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Rachmaninov: Symphony No. 1
Regarded as one of the most remarkable composers of the twentieth century, Serge Rachmaninoff wrote three romantically inclined symphonies, two of which are now standard orchestral repertoire. However, the premiere of Symphony No. 1 was such a disaster that Rachmaninoff refrained from composing anything more for the next three years. The conductor, Glazunov, is reputed to have been drunk, and Rachmaninoff was unable to attend the entire performance. He reacted by tearing up the score. Thankfully for posterity, the instrumental parts were preserved and rediscovered in 1945, permitting the work to be restored. It is a work full of youthful fervour, distinctive and sweeping themes, and nationalist sentiments, and is now widely regarded as a vivid example of his early talent. It is complemented here by the ‘Youth Symphony’, the first movement of a projected but never completed symphony in D minor, composed when Rachmaninoff was only seventeen, and the great symphonic poem The Isle of the Dead, inspired by Arnold Böcklin’s painting of the same name which Rachmaninoff had seen on display in Paris in 1907.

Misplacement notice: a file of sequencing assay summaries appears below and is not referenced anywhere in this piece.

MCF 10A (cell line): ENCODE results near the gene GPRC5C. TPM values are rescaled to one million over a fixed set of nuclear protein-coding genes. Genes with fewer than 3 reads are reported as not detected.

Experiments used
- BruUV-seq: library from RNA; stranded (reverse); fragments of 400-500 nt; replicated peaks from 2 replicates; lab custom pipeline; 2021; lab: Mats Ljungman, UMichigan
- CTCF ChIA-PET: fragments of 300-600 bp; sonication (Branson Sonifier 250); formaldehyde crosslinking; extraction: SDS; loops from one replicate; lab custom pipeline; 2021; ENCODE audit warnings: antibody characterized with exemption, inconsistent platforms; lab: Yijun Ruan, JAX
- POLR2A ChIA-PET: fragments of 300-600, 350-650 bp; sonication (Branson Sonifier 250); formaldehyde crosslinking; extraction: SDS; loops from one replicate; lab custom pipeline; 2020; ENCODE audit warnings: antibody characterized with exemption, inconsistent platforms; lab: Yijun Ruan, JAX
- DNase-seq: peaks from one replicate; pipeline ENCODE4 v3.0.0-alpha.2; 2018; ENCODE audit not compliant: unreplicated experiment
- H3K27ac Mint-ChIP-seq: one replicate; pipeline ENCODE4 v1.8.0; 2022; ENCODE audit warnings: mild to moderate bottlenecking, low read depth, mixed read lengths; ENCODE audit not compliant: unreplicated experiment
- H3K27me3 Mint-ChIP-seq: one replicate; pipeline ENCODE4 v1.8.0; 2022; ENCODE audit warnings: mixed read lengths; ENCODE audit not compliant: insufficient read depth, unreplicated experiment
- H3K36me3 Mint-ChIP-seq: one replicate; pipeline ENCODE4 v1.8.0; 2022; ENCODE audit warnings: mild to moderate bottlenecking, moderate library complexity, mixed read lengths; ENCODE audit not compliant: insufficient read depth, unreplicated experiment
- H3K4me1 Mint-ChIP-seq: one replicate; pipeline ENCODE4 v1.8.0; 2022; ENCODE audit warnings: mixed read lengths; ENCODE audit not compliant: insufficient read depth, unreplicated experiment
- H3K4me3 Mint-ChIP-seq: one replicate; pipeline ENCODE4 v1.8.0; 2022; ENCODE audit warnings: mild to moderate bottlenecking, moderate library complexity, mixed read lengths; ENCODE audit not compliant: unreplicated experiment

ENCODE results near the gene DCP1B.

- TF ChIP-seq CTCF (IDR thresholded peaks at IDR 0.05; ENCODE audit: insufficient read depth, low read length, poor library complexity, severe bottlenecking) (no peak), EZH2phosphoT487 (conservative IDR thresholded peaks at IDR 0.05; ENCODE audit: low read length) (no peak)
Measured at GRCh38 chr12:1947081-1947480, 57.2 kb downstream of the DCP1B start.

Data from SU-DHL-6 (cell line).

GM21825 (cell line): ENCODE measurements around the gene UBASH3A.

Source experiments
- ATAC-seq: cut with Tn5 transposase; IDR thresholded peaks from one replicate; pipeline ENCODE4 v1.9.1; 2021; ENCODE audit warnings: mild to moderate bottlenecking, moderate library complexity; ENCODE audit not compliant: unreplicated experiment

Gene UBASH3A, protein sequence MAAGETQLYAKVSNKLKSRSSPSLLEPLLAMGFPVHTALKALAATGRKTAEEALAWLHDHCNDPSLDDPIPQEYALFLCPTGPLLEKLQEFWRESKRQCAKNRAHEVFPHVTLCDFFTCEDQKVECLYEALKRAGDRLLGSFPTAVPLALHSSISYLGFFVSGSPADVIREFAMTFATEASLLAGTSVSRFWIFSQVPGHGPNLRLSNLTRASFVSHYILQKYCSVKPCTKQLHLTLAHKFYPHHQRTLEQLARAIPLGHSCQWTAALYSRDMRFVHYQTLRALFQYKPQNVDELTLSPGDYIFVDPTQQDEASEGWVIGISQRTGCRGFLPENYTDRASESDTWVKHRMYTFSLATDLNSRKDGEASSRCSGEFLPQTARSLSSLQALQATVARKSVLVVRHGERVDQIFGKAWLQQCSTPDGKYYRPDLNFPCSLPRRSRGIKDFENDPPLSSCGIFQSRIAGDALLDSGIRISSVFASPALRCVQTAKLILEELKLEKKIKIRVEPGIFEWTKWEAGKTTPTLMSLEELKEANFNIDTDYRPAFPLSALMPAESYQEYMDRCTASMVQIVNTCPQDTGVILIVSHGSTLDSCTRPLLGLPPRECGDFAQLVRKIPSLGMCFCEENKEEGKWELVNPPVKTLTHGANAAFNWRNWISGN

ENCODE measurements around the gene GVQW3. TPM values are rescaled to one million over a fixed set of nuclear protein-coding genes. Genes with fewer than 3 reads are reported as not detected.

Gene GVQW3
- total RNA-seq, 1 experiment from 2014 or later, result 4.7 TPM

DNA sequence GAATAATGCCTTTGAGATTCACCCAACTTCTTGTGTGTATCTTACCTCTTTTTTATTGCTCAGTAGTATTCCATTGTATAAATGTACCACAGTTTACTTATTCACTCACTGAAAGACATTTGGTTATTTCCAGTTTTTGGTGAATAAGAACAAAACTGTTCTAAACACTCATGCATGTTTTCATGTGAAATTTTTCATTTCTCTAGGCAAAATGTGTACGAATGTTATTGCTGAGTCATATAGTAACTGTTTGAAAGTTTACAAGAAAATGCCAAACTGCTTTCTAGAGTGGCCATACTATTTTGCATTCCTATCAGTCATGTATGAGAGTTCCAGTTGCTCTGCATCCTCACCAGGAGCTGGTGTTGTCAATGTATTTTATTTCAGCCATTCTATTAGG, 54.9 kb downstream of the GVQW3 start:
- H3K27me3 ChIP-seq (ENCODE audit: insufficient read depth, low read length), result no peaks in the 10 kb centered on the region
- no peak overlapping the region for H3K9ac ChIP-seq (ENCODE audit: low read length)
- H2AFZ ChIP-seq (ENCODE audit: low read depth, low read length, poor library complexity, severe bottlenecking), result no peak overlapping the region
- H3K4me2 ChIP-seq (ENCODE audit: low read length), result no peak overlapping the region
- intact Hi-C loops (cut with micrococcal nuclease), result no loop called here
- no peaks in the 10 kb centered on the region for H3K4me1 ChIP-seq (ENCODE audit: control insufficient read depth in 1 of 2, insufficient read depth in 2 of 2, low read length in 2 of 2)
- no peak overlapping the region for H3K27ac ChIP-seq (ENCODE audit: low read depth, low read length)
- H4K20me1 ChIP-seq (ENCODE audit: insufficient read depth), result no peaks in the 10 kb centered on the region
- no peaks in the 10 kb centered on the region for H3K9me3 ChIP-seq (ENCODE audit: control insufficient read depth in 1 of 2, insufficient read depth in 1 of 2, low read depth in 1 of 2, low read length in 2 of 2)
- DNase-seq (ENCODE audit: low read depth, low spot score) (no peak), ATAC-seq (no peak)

Composed in 1909, it is still a relatively early work, but contains some of the dark Russian spiritual qualities which Rachmaninoff was to develop further in his later compositions.
“Rachmaninov's First Symphony...here receives a landmark performance from the BBC Philharmonic and Gianandrea Noseda. When you listen to it alongside a mature masterpiece, particularly such a darkly atmospheric performance of The Isle of the Dead as this one, it is possible to appreciate how Rachmaninov could deem passages in the symphony to be "weak, childish, forced and bombastic", yet Noseda demonstrates the music's power, eloquent beauty and structural cohesion.